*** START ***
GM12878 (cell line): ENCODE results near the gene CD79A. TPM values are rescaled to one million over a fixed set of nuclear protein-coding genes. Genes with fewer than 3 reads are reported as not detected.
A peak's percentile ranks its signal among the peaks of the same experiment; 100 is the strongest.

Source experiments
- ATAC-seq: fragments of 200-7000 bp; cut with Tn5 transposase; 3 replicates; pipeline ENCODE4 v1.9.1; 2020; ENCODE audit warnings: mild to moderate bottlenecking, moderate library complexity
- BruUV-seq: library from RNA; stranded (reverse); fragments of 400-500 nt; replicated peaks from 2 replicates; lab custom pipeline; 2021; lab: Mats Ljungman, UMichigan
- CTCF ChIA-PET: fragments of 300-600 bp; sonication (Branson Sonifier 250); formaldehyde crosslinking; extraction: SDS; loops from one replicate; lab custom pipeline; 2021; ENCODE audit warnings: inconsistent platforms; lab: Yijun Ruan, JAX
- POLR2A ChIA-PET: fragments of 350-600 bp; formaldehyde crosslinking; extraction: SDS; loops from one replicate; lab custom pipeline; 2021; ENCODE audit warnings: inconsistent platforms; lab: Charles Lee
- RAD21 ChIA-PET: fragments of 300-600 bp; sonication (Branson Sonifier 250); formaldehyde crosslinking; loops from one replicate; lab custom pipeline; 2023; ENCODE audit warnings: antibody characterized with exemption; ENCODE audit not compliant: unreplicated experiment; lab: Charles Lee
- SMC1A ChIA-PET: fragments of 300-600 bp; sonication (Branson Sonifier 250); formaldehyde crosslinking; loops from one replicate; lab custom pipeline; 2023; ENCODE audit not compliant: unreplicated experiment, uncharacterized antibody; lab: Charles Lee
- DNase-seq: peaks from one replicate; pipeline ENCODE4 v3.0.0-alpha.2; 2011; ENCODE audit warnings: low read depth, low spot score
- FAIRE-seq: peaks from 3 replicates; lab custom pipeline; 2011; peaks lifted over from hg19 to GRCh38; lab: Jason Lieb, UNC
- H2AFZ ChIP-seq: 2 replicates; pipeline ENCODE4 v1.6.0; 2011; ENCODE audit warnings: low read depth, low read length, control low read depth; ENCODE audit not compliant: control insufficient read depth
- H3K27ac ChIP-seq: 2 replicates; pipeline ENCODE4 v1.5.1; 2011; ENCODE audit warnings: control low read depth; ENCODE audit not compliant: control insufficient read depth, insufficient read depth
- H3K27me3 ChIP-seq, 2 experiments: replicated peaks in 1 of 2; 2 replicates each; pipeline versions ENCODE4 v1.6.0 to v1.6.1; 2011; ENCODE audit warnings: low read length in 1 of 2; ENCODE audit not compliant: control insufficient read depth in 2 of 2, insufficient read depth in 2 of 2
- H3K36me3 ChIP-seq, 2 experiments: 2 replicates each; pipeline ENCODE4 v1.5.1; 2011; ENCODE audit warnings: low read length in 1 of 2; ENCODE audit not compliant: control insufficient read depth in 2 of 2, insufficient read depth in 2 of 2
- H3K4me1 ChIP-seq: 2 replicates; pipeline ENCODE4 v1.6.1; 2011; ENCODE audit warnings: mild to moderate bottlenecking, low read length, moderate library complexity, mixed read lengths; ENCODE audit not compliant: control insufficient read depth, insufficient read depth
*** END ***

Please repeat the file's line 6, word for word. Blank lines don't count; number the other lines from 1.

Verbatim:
- CTCF ChIA-PET: fragments of 300-600 bp; sonication (Branson Sonifier 250); formaldehyde crosslinking; extraction: SDS; loops from one replicate; lab custom pipeline; 2021; ENCODE audit warnings: inconsistent platforms; lab: Yijun Ruan, JAX